People sit at tables in the Joe's great room

Students discuss housing insecurity in breakout groups at an ASUN sponsored event to educate students on the housing crisis. Reno’s homelessness population is among the highest in the nation.

As Reno falls among one of the cities with the highest homelessness rates in the country, University of Nevada, Reno, is working to educate students on the housing crisis.

Nevada Student Power, Silver State Fair Housing Council, Eddy House, Acting in Community Together in Organizing Northern Nevada and the Associated Students at the University of Nevada legislative affairs hosted an “Affordable Housing Teach-In” — an event aimed to discuss the impact of housing insecurity in Reno — at Joe Crowley Student Union on Tuesday, Nov. 26.

Nevada Student Power introduced the event and discussed the housing crisis. The speaker explained that 67 percent of average households cannot afford to buy a home in Washoe County and describe that Reno has the fourth highest rent increase in the country last year.  He cited the rising homelessness problem in the area. Around 22 homeless neighbors in Washoe County died in 2016 while there were 27 deaths in 2017.

Eddy House Director, Michele Gehr, spoke about youth homelessness and the Eddy House program. Eddy House is a daytime shelter opened to people ages 18 to 24. Opening in 2015, Eddy House now serves about one thousand adults. They provide food, clothing, housing, programs and a safe space for the homeless. Some programs they provide include meditation, martial arts and Medicaid workshops. Homeless teens and homeless adults should not mix due to predation, according to Gehr. Eddy House is making plans to expand in order to help more people.

ASUN Director of Legislative Affairs Katie Worrall spoke about the university expansion. The university plans to create a university district by 2025 by using mixed-use development, according to Worrall. The university hopes to arrange a new residence hall, student apartments, a parking garage and commercial buildings. The university wants to divide the district into different precincts.

The southernmost area that will be named the “gateway” will hold commercial, parking and housing. There are 12 historical homes in the gateway precinct. These home will need to be removed when the university expands in that area. With the university expansion, more people will be displaced out of their homes and it is unclear if the student apartments will be at an affordable rate.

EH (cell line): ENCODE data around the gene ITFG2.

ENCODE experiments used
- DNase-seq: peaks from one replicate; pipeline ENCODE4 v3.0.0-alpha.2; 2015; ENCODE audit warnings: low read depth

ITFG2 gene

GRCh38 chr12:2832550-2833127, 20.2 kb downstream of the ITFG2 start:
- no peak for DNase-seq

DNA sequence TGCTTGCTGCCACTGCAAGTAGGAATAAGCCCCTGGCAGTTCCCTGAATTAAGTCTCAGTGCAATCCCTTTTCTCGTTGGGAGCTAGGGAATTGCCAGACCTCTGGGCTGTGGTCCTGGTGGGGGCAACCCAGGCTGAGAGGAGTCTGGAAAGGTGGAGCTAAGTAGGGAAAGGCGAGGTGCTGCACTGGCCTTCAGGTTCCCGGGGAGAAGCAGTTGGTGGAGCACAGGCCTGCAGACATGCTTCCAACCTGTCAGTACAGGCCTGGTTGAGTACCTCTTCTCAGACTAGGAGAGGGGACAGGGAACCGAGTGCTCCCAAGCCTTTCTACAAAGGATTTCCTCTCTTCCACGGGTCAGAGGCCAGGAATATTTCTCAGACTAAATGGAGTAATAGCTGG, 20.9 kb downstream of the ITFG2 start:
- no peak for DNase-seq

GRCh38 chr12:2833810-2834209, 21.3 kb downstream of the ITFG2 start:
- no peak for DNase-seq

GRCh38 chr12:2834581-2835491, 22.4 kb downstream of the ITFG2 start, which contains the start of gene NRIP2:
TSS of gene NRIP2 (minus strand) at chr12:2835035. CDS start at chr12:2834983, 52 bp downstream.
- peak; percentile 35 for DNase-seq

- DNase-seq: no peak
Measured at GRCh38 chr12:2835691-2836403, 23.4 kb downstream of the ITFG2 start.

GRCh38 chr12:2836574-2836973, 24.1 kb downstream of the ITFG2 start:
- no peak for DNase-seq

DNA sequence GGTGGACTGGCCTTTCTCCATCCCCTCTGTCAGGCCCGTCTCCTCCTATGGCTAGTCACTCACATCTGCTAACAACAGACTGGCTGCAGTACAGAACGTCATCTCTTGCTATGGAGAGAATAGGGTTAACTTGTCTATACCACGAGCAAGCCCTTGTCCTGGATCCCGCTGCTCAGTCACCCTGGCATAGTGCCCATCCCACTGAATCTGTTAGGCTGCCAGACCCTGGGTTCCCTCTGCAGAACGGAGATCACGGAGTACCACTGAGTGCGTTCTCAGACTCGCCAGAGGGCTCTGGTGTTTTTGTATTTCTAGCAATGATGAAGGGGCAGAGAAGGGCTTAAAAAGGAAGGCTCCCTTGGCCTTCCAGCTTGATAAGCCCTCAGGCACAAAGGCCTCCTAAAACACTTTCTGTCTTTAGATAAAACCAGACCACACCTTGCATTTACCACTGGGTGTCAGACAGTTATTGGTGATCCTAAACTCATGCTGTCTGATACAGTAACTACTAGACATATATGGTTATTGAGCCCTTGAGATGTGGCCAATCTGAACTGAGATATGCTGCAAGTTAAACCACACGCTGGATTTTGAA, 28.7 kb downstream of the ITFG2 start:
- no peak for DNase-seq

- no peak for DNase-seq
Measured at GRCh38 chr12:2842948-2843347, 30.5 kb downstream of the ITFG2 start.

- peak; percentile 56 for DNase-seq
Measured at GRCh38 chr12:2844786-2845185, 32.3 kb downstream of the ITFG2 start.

“Students need more affordable housing,” Worrall said. “Everyone in our community needs improved housing security.”

Participants of the event were urged to share their opinions and concerns on the housing issues in the Reno area.

“Right now in my current living situation in Sparks, I pay $1,240 a month for a one bed one bath,” said university student Tyler Parry. “It’s corporate so I don’t know who my landlord is. It’s not affordable by any stretch for a student. It is necessary for the university to expand. We have 22,000 students already and getting more and more. We need more mixed-use housing, build more dorm style apartment, keep old houses for studios and one-bedroom rooms, add more street lighting. It gets scary sometimes.”

Other students spoke about the fear of “greed” from the university.

“The university teeters between greed and growth,” said Wendy Wiglesworth, a representative from ACTIONN. “You can’t complain about a problem you create.”

ACTIONN is a faith-based social justice movement aimed at helping the local community, especially those impacted by poverty and injustice.

SSFHC is a non-profit agency advocating for equal access to housing in Reno and Las Vegas. SSFHC provides information regarding fair housing rights, discrimination, investigations and referrals to Nevadan housing owners and renters.

Nevada Student Power offered two temporary solutions to the housing issue. The first solution they proposed was the establishment of an Affordable Housing Trust Fund, which will hopefully shift housing funding from the annual budget allocation to public revenue. The second solution they recommended was the establishment of a Supplemental Government Services Fee. SGSF is a progressive tax on vehicle registration that guarantees funds in annual revenue.

Nevada Student Power urges students to contact Washoe County legislation to pass Affordable Housing Trust Fund and the SGSF through email or Twitter.

Taylor Johnson can be reached at or on Twitter @NevadaSagebrush.